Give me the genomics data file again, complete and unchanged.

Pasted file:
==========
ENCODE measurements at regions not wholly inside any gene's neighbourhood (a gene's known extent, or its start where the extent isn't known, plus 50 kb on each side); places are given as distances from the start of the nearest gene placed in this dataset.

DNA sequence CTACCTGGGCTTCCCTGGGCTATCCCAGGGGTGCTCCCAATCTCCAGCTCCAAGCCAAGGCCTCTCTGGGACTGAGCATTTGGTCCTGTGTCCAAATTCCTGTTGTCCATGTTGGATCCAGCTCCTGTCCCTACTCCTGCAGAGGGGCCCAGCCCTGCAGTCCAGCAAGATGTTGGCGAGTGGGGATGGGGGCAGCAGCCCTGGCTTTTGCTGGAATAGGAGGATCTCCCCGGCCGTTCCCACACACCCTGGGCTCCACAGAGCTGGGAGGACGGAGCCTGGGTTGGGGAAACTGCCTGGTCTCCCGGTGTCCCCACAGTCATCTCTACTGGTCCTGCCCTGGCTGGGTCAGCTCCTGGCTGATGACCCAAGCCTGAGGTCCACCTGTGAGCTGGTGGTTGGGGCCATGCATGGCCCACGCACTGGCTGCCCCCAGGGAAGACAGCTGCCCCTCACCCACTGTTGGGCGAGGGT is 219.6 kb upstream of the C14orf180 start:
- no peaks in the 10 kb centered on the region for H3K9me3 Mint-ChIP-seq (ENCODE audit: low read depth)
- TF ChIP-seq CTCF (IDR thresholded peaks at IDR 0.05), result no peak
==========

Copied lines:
ENCODE measurements at regions not wholly inside any gene's neighbourhood (a gene's known extent, or its start where the extent isn't known, plus 50 kb on each side); places are given as distances from the start of the nearest gene placed in this dataset.

DNA sequence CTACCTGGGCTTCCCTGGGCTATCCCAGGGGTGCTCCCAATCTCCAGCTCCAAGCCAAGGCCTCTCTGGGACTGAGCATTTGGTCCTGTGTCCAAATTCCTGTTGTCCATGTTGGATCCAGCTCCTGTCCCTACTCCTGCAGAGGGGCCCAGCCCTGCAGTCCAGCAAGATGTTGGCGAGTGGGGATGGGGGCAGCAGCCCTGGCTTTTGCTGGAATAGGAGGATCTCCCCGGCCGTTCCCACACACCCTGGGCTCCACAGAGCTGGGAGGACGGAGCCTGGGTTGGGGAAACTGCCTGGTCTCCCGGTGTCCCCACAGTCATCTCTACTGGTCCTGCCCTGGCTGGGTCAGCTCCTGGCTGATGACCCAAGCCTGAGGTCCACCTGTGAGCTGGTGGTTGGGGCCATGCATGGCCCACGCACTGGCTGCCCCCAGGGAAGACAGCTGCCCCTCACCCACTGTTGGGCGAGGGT is 219.6 kb upstream of the C14orf180 start:
- no peaks in the 10 kb centered on the region for H3K9me3 Mint-ChIP-seq (ENCODE audit: low read depth)
- TF ChIP-seq CTCF (IDR thresholded peaks at IDR 0.05), result no peak